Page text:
by Frank LoBuono
A grand jury in Staten Island has decided not to indict a white police officer in the death of Eric Garner, an African American who was placed in a choke hold after being caught selling loose cigarettes on the street. I was not part of that grand jury and cannot know all of the evidence presented. Apparently, the jury did not believe that the move to “subdue” Mr. Garner violated the law. I will not argue this point. I would tend to agree that, under the circumstances, it would be difficult to prove that the police deliberately applied tactics what would cause Mr. Garner’s death.
However, it still does not address the issue that Mr. Garner begged to be allowed to breathe 11 times with his face smashed into the pavement – while other police and EMT’s, including a supervisor, basically let him die. LET HIM DIE. This, to me, is the crux of the case and is INEXCUSABLE. Further, the comments I have read, particularly from ex-policemen, are HORRIBLE. One actually called Mr. Garner a “fat pig” and, basically, that he deserved to die. As long as the police maintain this attitude, there will be NO peace on the streets. By not “manning up” to their culpability, they continue to make themselves targets.
Respect is mutual. It cannot be a one-way street. Comments I have recently read online from law enforcement suggest that many have forgotten that they are still public servants. Many of the policemen I know, current and retired, have a sense of entitlement because they do a tough and dangerous job and the believe they are entitled to wear the label hero automatically. They want to be acknowledged as different, perhaps even above the average person. They want to be recognized for their service.
We ALL have jobs to do. Some are, perhaps, more important (or dangerous) than others. But, in the end, we all do our jobs. And, I should point out that there are MORE dangerous jobs than than that of policeman*. Both construction work and truck driving, from the stand point of deaths while on the job, are much more hazardous than being a police officer. Even waste removal is considered more dangerous. In fact, policing doesn’t even make the top 10 (neither does firefighting).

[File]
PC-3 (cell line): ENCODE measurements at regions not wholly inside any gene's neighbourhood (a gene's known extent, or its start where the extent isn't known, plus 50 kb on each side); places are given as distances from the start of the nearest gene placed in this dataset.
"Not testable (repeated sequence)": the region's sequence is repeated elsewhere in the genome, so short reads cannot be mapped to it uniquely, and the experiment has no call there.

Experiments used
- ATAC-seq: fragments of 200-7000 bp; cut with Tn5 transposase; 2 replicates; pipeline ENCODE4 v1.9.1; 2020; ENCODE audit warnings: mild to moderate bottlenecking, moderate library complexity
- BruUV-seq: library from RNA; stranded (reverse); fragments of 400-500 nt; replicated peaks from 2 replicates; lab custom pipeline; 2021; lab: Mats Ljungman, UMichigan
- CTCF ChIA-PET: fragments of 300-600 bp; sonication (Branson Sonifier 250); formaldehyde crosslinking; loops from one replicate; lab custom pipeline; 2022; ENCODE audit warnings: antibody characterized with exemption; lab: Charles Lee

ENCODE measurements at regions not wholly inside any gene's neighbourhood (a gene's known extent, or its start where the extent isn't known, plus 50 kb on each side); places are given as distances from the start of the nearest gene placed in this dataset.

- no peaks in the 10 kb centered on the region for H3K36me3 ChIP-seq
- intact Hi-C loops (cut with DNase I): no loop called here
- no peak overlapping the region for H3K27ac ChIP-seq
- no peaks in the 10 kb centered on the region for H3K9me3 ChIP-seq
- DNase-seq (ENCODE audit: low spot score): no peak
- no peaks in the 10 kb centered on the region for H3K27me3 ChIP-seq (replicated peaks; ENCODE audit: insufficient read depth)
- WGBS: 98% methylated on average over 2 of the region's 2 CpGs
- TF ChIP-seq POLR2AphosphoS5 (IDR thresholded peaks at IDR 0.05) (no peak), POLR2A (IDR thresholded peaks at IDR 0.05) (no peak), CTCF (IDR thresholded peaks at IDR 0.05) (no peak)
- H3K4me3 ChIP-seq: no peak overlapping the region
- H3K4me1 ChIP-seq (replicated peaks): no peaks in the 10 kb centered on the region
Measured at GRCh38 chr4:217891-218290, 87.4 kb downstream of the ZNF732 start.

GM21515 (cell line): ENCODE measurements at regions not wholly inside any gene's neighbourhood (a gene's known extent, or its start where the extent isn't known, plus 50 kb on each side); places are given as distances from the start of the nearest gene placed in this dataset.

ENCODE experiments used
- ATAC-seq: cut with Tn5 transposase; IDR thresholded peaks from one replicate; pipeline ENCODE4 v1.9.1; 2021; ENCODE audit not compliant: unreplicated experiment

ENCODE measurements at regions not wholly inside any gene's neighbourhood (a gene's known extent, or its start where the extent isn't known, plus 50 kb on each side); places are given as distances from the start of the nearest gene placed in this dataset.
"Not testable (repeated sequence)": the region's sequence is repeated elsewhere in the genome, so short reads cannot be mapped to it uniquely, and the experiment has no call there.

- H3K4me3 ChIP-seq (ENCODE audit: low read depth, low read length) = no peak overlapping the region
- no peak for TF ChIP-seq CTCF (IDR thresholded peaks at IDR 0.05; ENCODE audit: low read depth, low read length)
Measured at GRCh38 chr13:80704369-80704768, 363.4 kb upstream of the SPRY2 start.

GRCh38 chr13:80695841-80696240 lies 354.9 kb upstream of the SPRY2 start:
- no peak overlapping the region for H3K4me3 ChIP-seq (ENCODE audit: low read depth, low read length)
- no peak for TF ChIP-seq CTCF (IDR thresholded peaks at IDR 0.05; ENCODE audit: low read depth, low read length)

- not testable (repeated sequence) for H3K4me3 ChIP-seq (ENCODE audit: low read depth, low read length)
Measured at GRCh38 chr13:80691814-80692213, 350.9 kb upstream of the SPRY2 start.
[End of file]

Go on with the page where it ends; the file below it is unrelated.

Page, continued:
Frank Serpcio, the corruption busting cop make famous by Al Pacino in the film, Serpcio, recently wrote an op-ed article for the New York Times (Oct. 23, 2014) stating that the police haven’t changed all that much from when he exposed the rampant corruption in the NYPD during the 60’s and 70’s. He was treated as a pariah by his fellow officers then and still is!! Why?? Because there is something called “The Blue Wall” which is an unwritten rule that one cop will not expose another, even when that cop is BREAKING THE LAW. It’s as inexcusable as it is frightening. If the police, with ALL of their power, will not control themselves, then who will?
Recently, I was having a beer at local establishment. The subject of the police, enforcement, corruption, and Frank Serpico was brought up. An ex-cop from the Bronx contributed this gem: “I thought Frank Serpico was a piece of shit then, and I still do. And all my cop friends feel the same way.”Really? Many will say that he is in the minority. I am not so sure.
I am not anti-cop. I grew up around cops and guns. My father worked in law enforcement for many years. I spent many a Saturday afternoon at the police shooting range with my father and his buddies. He also taught me that right will always be right and wrong will always be wrong – and that applies to EVERYONE.
What the police don’t seem to understand is that the more that they retreat behind THE BLUE WALL (aka The Thin Blue Line), the more they are condemned to stay there, out of touch with the people that they serve. With no JUSTICE, there can be no PEACE. A relationship built on MUTUAL respect between the people and the police is the only answer. Until that happens, the police will only make a tough job that much tougher.
*Statistics compiled by the Bureau of Labor Statistics (BLS)
Frank LoBuono has lived in Nyack for over 30 years writing and covering Rockland County in print, on TV and online. He works as a cameraman and an editor for a major TV News organization. You can read his blog at Talk-Frank.blogspot.com.